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January, 2006

January 30, 2006

Documents Show Army Seized Wives As Tactic
"The U.S. Army in Iraq has at least twice seized and jailed the wives of suspected insurgents in hopes of 'leveraging' their husbands into surrender, U.S. military documents show."

Audit: U.S.-Led Occupation Squandered Aid
"A U.S. government audit found American-led occupation authorities squandered tens of millions of dollars that were supposed to be used to rebuild Iraq through undocumented spending and outright fraud."

Army forces 50,000 soldiers into extended duty

Innocent UK children on DNA database
"Britain is keeping DNA records on 24,000 juveniles in a national crime-fighting database who have been neither cautioned or charged with any offence, the Home Office confirmed on Saturday."

U.S.: Venezuela Overspending on Military

Former NSA Chief Says Surveillance Limited
"Gen. Michael Hayden, the former NSA director, described the 4-year-old program as narrowly targeted, using the same tools and techniques employed to decide whether to drop a 500-pound bomb on a terrorist target."

US plans to 'fight the net' revealed
"The declassified document is called 'Information Operations Roadmap'. It was obtained by the National Security Archive at George Washington University using the Freedom of Information Act.

Officials in the Pentagon wrote it in 2003. The Secretary of Defense, Donald Rumsfeld, signed it.
And, in a grand finale, the document recommends that the United States should seek the ability to 'provide maximum control of the entire electromagnetic spectrum'."

Planted Articles May Be Violation
"A secret directive on the Pentagon's information operations policy released Thursday, however, appears to prohibit U.S. troops from conducting psychological operations, or psy-ops, targeting the media.

'Psy-op is restricted by both DoD [Department of Defense] policy and executive order from targeting American audiences, our military personnel and news agencies or outlets,' says the directive, dated Oct. 30, 2003, and signed by Defense Secretary Donald H. Rumsfeld.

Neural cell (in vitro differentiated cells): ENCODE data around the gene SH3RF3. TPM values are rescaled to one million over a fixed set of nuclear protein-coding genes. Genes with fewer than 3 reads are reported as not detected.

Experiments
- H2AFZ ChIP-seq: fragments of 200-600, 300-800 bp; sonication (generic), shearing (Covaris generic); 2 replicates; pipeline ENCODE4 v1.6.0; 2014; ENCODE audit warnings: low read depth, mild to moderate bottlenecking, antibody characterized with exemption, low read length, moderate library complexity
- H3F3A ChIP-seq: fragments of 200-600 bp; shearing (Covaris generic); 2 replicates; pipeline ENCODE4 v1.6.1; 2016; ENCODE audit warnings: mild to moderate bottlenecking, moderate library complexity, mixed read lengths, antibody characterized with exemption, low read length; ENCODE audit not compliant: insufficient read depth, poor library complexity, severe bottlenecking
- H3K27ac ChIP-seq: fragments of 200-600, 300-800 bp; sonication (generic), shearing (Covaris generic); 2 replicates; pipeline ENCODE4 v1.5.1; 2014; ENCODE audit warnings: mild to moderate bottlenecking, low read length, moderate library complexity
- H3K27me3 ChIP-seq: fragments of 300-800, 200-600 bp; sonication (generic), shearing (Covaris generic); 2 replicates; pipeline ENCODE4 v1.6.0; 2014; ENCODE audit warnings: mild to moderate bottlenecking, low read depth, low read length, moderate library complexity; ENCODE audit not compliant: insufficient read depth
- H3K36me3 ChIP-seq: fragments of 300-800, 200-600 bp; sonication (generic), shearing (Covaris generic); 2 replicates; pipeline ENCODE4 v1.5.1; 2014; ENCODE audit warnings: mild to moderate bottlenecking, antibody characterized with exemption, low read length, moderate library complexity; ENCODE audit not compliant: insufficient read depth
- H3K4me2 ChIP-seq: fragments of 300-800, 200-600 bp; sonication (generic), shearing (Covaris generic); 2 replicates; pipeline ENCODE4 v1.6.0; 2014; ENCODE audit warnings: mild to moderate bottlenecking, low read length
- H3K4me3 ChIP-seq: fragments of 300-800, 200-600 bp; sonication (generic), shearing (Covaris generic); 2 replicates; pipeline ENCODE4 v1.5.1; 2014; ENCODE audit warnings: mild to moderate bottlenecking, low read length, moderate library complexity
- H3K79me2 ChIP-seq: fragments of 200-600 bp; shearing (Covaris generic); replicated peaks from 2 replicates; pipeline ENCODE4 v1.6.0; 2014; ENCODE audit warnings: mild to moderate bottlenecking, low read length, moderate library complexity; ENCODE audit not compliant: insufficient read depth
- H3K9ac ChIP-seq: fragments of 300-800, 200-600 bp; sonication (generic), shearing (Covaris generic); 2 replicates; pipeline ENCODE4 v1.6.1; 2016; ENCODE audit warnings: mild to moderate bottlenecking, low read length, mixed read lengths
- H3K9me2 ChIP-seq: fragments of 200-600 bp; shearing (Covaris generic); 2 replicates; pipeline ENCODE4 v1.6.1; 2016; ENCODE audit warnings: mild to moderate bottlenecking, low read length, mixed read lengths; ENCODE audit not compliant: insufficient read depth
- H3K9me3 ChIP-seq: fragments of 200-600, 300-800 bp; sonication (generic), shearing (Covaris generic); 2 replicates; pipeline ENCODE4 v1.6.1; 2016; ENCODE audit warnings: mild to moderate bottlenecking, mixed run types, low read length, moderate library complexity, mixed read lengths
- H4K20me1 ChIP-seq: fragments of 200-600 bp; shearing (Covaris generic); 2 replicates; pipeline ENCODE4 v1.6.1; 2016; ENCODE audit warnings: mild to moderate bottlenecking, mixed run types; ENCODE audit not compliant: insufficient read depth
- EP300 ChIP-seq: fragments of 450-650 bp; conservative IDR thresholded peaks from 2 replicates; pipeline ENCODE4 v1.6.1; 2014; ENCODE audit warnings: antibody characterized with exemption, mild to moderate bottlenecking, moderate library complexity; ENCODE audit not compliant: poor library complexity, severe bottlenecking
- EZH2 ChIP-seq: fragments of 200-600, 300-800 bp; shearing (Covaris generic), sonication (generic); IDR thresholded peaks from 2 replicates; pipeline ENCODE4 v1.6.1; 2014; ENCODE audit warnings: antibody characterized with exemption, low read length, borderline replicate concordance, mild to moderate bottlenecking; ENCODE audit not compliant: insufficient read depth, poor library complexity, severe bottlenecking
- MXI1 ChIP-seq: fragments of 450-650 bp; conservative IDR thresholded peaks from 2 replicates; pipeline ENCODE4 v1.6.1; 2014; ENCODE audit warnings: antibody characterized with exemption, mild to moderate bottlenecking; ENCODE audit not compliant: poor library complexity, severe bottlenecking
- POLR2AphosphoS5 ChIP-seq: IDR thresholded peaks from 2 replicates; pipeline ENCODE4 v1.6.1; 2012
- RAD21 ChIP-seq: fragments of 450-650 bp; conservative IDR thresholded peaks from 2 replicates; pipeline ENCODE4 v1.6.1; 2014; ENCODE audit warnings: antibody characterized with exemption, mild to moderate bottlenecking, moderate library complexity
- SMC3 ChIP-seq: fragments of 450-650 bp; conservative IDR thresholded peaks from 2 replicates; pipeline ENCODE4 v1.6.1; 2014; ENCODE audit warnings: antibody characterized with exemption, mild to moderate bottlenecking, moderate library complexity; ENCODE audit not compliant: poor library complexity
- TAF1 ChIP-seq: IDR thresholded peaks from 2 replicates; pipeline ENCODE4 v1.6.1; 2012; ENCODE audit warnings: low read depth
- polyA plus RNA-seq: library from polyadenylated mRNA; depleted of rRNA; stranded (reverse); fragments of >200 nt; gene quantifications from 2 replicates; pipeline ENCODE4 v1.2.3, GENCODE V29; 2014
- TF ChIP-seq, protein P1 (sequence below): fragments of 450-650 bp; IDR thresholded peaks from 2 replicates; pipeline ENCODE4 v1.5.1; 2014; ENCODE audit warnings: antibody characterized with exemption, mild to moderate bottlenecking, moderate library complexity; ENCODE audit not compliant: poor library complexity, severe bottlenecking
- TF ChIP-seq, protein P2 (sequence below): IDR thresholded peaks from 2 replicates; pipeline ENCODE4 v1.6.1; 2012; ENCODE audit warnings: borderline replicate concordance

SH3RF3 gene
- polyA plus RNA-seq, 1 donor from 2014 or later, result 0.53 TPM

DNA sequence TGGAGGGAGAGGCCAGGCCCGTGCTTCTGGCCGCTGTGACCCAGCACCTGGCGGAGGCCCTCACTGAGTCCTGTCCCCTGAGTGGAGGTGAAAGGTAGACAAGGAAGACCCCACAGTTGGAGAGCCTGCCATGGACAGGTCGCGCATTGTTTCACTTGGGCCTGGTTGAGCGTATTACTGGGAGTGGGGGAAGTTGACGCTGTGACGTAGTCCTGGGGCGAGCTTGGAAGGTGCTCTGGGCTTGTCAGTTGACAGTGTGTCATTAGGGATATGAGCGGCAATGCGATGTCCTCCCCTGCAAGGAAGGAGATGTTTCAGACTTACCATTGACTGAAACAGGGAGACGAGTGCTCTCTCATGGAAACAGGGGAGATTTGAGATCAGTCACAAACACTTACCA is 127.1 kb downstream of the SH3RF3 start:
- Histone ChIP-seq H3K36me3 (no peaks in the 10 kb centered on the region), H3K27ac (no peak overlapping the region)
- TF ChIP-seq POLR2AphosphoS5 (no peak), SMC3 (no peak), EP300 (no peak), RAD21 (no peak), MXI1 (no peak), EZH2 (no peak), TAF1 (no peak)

The document, titled 'Information Operations Roadmap,' was released by the National Security Archive, a research institution based at George Washington University that obtained it under the Freedom of Information Act."

Information Operations Roadmap
in HTML with redactions

Google to censor itself in China
" - the Chinese language version of the search portal - debuted Wednesday with the company acknowledging the balancing act it was attempting to perform.

'In order to operate from China, we have removed some content from the search results available on, in response to local law, regulation or policy,' a Google statement said.

'While removing search results is inconsistent with Google's mission, providing no information (or a heavily degraded user experience that amounts to no information) is more inconsistent with our mission.'"

A face-off on Web scrutiny: U.S. vs. Google
"The U.S. Justice Department asked a federal judge Wednesday to compel Google to turn over records on millions of its users' search queries as part of the government's effort to uphold an online pornography law.

Google has been refusing the request since a subpoena was issued last August, even as its three main competitors agreed to comply, according to court documents made public in the past week. Google asserts that the request is unnecessary, overly broad, would be onerous to comply with, would jeopardize its trade secrets and could expose identifying information about its users."

U.S. Army raises maximum age for enlistment
"The U.S. Army, which missed its fiscal 2005 recruiting goal, said on Wednesday it has raised the maximum enlistment age for new soldiers by five years to 39, greatly expanding its pool of potential recruits."

Homeland Security to launch preparedness program for kids
"After more than a year of delays, the Department of Homeland Security says it plans to launch a preparedness program next month aimed at alerting and preparing children for terror attacks and natural disasters.

The program, called Ready Kids, is scheduled to roll out with TV ads, school programs and other events."

Iris Scanning For New Jersey Grade School